Innovation is stimulated through the exchange with others. Networking is an important foundation for this. There are extremely few areas of business that can survive without networking, but that does not make it a guaranteed key to success. It is only when people know exactly how to network, with whom, and when, that the notion of networking transforms into reality and fuels successful alliances. Strategies have to be developed but at the same time, companies have to be open to the unforeseen and even the accidental. One key business model that has emerged and developed in recent years is Open Innovation, a concept that the state government of Baden-Wuerttemberg is now investing more and more time and energy in.
Open Innovation means turning your back on established, in-house innovation processes and shifting deliberately toward opening up and working with external partners. For small and medium-sized enterprises, this is a major challenge because their internal know-how is central to their competitiveness. To open up to others, they need a specific reason to do so, or the pressure to do something has to be there – for example if the market requires changes in the existing business model. This is where coaching can help in order to introduce targeted innovation management to the company.
On the European and international level, the services provided by the Enterprise Europe Network have proved valuable in this respect. This network has more than 600 partners in over 60 countries, and its role is to support small and medium sized enterprises (SMEs) and research organizations to establish innovation alliances and market entry strategies and access financing mechanisms. The emphasis lies in providing support to individual companies.
The state of Baden-Wuerttemberg also acts as an innovation driver in the Vanguard Initiative, a consortium of over 30 European regions. Its aim is to drive industrial innovation forward across Europe in keeping with the idea of “leading by example.” The key areas it addresses are efficient and sustainable production, 3D printing, nanotechnology, and bio-economy.
Given societal challenges and social innovations, the “quadruple helix” will become more important in the future. Quadruple helix describes the interplay and mutual influence of the economy, science, politics, and civil society. According to this concept, innovation can no longer be seen as a linear process starting in research and ending with market-ready products. Instead, it is a complex social process revolving around dialogue, an exchange which has an impact on all areas of life. An example of this on a European level is the European Innovation Partnership on Smart Cities and Communities, which looks at urban development and has established this helix in all projects. Another example is the CatLabs programme initiated by the regional government of Catalonia. These programmes change the nature of innovation and networks, raising them to a multidimensional level and placing more focus within processes on social considerations. They do this by looking at how different factors depend on interests, experiences, values, and qualifications.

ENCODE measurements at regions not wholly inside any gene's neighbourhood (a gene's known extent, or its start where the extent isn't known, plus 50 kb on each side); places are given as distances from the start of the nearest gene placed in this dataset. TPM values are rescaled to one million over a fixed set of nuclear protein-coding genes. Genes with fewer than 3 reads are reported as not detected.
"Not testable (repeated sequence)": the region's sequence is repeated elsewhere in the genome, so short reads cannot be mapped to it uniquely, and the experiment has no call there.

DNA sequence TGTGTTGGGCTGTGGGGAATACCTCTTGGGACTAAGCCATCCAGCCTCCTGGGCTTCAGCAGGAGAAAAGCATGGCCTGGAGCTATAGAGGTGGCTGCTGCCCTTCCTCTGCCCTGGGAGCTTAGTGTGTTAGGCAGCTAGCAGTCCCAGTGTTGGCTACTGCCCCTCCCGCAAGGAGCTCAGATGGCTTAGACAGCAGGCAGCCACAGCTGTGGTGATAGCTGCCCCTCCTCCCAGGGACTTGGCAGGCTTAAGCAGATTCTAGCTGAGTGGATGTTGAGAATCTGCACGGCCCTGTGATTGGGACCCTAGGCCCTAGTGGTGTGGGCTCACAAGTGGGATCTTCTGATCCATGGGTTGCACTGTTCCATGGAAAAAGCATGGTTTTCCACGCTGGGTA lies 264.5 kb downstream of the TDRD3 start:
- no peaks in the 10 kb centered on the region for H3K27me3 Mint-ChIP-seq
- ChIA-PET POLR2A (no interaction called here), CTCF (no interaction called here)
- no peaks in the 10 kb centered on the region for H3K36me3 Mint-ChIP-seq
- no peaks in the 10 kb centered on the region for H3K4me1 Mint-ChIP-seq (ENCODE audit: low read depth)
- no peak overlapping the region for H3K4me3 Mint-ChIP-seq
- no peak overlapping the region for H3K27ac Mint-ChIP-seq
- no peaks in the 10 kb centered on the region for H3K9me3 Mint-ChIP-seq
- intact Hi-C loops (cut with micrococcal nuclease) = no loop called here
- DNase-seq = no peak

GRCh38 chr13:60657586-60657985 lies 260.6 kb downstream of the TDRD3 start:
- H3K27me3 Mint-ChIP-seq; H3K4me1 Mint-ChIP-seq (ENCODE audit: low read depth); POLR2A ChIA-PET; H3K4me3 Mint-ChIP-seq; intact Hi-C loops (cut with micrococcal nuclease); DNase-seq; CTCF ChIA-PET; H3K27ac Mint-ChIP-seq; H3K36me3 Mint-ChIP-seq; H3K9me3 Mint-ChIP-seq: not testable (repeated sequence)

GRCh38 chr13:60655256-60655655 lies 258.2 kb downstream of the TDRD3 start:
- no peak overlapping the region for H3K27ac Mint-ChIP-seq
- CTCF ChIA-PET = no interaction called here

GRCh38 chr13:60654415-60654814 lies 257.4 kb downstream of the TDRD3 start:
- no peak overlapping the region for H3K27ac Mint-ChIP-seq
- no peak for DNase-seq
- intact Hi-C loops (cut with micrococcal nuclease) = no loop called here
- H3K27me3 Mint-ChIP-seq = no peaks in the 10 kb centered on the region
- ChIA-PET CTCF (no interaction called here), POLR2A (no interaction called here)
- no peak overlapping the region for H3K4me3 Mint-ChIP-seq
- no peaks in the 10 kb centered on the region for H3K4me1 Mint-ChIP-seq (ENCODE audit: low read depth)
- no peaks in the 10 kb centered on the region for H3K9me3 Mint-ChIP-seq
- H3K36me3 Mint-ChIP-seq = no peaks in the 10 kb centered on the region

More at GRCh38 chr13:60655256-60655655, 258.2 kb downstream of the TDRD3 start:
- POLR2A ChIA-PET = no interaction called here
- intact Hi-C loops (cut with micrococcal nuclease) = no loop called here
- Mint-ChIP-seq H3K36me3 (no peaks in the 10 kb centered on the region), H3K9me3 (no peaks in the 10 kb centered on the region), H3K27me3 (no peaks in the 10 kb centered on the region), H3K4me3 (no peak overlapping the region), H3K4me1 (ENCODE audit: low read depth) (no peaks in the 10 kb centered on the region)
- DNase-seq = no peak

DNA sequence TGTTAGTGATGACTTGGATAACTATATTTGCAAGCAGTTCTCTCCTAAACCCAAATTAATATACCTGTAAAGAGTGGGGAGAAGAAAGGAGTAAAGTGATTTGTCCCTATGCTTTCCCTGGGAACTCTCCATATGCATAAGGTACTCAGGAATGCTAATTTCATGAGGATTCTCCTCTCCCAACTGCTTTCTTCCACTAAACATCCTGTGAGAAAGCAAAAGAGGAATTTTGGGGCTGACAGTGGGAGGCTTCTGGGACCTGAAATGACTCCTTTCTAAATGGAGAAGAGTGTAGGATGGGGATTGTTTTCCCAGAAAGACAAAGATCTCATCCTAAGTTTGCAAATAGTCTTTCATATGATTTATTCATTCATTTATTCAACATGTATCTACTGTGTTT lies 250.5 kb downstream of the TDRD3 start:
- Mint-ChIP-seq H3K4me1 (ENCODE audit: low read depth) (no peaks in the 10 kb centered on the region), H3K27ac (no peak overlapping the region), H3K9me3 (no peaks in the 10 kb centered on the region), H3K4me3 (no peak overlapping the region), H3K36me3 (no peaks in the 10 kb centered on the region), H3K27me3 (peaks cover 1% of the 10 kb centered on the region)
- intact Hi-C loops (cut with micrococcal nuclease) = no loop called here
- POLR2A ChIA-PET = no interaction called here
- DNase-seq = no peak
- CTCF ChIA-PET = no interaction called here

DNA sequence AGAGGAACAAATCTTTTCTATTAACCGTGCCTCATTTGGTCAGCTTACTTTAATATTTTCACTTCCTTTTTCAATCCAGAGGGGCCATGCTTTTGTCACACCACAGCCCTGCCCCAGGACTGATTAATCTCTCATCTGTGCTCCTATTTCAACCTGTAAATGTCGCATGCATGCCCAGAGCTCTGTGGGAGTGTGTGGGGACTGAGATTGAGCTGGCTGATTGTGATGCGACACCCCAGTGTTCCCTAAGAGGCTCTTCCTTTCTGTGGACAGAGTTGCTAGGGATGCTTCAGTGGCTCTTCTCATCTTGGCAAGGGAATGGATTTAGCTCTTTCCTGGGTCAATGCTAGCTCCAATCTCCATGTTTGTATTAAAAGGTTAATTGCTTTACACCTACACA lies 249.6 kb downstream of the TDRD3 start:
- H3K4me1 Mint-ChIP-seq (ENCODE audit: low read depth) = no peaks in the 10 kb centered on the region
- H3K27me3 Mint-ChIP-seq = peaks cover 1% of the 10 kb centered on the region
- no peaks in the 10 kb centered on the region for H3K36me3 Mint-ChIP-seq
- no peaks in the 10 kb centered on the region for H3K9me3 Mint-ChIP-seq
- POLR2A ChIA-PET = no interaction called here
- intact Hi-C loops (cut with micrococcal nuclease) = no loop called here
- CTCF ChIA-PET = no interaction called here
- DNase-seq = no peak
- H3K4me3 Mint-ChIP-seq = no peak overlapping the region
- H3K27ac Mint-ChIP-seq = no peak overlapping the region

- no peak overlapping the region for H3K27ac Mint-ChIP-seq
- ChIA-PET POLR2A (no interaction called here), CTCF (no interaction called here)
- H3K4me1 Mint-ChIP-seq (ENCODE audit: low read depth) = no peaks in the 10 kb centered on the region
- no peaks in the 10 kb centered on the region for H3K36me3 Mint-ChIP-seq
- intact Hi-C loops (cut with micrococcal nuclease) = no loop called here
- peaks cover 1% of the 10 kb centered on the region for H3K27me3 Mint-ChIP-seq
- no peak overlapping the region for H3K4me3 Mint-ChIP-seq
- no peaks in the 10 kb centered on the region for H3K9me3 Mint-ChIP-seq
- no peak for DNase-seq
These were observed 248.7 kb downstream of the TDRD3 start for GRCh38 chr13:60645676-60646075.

We encourage you to be bold and proactive and become more involved in multidimensional networking! In this latest edition of TRANSFER magazine you can read about the different ways the Steinbeis Network is actively involved in networking.
With kind regards,
Dr. Jonathan Loeffler
Dr. Jonathan Loeffler has been co-director of Steinbeis 2i GmbH since 2016, alongside Dr. Petra Puchner. Between 2000 and 2016 he was director of the Steinbeis- Europa-Zentrum in Karlsruhe. Loeffler has been working for Steinbeis for roughly 20 years. The focus of his work lies in supporting industry with innovation management, with an emphasis on small and medium-sized enterprises and the implementation of European research and innovation initiatives in the field of new materials, nanotechnology, optics, production technology, and the automotive industry.
To contact Dr. Jonathan Loeffler write to Jonathan.Loeffler@stw.de